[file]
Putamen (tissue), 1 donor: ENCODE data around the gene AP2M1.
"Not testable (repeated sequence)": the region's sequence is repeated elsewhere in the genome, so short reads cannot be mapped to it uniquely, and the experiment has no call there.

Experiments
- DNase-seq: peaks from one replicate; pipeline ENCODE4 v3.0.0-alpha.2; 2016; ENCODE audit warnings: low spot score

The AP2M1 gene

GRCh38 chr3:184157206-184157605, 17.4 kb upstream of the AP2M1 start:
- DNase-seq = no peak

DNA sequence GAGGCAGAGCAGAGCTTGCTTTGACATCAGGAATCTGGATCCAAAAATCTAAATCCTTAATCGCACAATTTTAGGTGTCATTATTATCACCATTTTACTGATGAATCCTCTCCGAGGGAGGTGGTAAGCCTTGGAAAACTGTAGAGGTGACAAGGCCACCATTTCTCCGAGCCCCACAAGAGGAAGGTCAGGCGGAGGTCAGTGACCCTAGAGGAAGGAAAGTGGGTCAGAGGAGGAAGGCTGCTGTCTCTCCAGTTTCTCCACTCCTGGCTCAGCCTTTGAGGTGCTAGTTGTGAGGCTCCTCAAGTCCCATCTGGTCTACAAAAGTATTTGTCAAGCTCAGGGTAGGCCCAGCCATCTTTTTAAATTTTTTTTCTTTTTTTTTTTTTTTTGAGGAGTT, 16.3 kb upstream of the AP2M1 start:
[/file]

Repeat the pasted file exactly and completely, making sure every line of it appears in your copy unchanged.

Putamen (tissue), 1 donor: ENCODE data around the gene AP2M1.
"Not testable (repeated sequence)": the region's sequence is repeated elsewhere in the genome, so short reads cannot be mapped to it uniquely, and the experiment has no call there.

Experiments
- DNase-seq: peaks from one replicate; pipeline ENCODE4 v3.0.0-alpha.2; 2016; ENCODE audit warnings: low spot score

The AP2M1 gene

GRCh38 chr3:184157206-184157605, 17.4 kb upstream of the AP2M1 start:
- DNase-seq = no peak

DNA sequence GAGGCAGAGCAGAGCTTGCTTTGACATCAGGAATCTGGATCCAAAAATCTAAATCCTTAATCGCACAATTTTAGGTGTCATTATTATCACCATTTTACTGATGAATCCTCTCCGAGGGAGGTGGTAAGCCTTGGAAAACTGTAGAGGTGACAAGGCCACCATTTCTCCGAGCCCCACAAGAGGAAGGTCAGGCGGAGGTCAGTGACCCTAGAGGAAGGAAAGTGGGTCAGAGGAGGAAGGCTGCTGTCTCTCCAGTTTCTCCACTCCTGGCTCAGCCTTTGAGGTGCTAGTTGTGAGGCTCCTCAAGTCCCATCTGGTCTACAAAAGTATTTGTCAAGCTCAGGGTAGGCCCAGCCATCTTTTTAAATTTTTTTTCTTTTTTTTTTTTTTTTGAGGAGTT, 16.3 kb upstream of the AP2M1 start: